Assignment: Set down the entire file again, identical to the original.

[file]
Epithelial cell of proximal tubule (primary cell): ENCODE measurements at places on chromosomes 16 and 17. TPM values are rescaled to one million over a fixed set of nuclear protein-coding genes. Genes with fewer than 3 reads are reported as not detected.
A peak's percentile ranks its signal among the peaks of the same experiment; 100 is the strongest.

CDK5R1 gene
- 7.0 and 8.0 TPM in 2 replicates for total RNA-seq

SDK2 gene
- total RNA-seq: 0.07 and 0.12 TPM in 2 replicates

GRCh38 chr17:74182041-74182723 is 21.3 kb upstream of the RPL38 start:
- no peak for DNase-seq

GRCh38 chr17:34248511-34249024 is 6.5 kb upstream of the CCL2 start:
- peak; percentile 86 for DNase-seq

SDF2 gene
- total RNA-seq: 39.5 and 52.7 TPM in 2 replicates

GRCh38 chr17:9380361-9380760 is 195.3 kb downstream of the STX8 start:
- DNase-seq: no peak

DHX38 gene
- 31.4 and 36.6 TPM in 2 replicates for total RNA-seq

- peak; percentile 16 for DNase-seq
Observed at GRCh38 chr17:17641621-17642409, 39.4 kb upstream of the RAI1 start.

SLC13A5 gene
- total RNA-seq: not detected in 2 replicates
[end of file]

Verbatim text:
Epithelial cell of proximal tubule (primary cell): ENCODE measurements at places on chromosomes 16 and 17. TPM values are rescaled to one million over a fixed set of nuclear protein-coding genes. Genes with fewer than 3 reads are reported as not detected.
A peak's percentile ranks its signal among the peaks of the same experiment; 100 is the strongest.

CDK5R1 gene
- 7.0 and 8.0 TPM in 2 replicates for total RNA-seq

SDK2 gene
- total RNA-seq: 0.07 and 0.12 TPM in 2 replicates

GRCh38 chr17:74182041-74182723 is 21.3 kb upstream of the RPL38 start:
- no peak for DNase-seq

GRCh38 chr17:34248511-34249024 is 6.5 kb upstream of the CCL2 start:
- peak; percentile 86 for DNase-seq

SDF2 gene
- total RNA-seq: 39.5 and 52.7 TPM in 2 replicates

GRCh38 chr17:9380361-9380760 is 195.3 kb downstream of the STX8 start:
- DNase-seq: no peak

DHX38 gene
- 31.4 and 36.6 TPM in 2 replicates for total RNA-seq

- peak; percentile 16 for DNase-seq
Observed at GRCh38 chr17:17641621-17642409, 39.4 kb upstream of the RAI1 start.

SLC13A5 gene
- total RNA-seq: not detected in 2 replicates